Rockies sign Willy Taveras to minor league deal

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The Rockies have signed outfielder Willy Taveras to a minor league contract with an invite to spring training, according to the team’s Twitter feed.

This is a homecoming of sorts for Taveras, who batted .320 with a .367 on-base percentage and .748 OPS with the Rockies during the team’s World Series run in 2007. Baseball’s version of a rotten hot potato, this is actually Taveras’ sixth organization in the past year.

He signed with the Nationals last February after being designated for assignment by the A’s, but was released last May after batting .200 over his first 35 at-bats with the club. He had brief minor league stints with the Phillies, Braves and Rangers from there, but didn’t find his way back to the major leagues.

Though the 29-year-old outfielder offers plenty of speed and defensive ability, he has been one of the least productive players at the plate since the start of the 2008 season, putting up a lowly .581 OPS, the lowest during that timespan among players with at least 1,000 plate appearances.

Here’s the ugliness in full detail:

1. Willy Taveras – .581 OPS

2. Cesar Izturis – .596 OPS

3. Jason Kendall – .635 OPS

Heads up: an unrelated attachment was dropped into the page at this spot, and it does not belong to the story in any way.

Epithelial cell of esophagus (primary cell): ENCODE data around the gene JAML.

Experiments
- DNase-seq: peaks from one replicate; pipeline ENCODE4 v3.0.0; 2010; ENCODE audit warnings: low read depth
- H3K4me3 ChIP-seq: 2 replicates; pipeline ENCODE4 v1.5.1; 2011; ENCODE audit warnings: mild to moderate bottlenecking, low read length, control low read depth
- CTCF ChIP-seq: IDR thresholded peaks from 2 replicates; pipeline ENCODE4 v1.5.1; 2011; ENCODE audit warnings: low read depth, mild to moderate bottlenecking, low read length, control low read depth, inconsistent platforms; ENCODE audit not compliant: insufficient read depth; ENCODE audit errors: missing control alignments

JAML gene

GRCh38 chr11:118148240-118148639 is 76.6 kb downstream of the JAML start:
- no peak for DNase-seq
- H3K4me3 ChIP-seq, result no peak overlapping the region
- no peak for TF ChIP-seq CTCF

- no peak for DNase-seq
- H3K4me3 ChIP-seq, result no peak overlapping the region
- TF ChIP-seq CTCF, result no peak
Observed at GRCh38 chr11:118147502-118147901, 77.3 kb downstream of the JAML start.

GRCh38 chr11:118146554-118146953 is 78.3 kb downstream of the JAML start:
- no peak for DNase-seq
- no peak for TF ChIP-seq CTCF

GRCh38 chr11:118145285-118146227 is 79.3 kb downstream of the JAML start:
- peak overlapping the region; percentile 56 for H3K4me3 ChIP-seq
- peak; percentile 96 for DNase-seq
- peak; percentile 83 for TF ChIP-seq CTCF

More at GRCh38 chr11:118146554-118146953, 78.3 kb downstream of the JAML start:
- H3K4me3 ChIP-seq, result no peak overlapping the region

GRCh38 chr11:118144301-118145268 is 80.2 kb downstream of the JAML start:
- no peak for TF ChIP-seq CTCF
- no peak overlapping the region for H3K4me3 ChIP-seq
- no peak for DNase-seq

4. Bobby Crosby – .637 OPS

5. Andy LaRoche – .637 OPS

6. Brendan Ryan – .641 OPS

7. Gerald Laird – .644 OPS

8. Carlos Gomez – .647 OPS

9. Ronny Cedeno – .649 OPS

10. Pedro Feliz – .651 OPS

Good grief. Sorry to ruin your dinner, but this is a boring Monday.

Sean Manaea pitches first no-hitter of 2018

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Athletics southpaw Sean Manaea delivered his first career no-hitter against the Red Sox in a decisive 3-0 victory on Saturday night. Any thought of a perfect game was banished in the first at-bat, when Mookie Betts drew a leadoff six-pitch walk to open the first inning. From there, Manaea was nearly flawless, holding the Sox to four total baserunners and striking out 10 of 30 batters faced — a career record.

Manaea was gifted a three-run lead thanks to RBI doubles from Jed Lowrie and Stephen Piscotty and Marcus Semien‘s solo shot off of Chris Sale in the fifth inning. While the Red Sox managed to draw two walks off of Manaea, they didn’t come anywhere close to plating a run. Andrew Benintendi tried to break up the no-no in the sixth inning with an infield hit down the first base line, but strayed out of bounds and later saw his hit reversed on a call of batter interference.

Entering the ninth inning, the 26-year-old lefty was sitting at just 95 pitches through eight frames of no-hit ball. He quickly deposed Blake Swihart and Mookie Betts with a groundout and fly out, then walked Benintendi on seven pitches. Any threat the Red Sox might have posed was soon eliminated, however, as Hanley Ramirez ground into a force out to complete the no-hitter.

Manaea is the first A’s pitcher to toss a no-no since Dallas Braden’s perfect game against the Rays eight years ago. The last time the Red Sox were on the losing end of a no-hitter was also against an AL West rival, when the Mariners’ Chris Bosio clinched a 2-0 no-no on April 22, 1993. Manaea’s feat is even more outstanding given how dominant the Red Sox have looked this season: prior to Saturday’s defeat, they boasted a 17-2 record and had yet to be shut out during the regular season.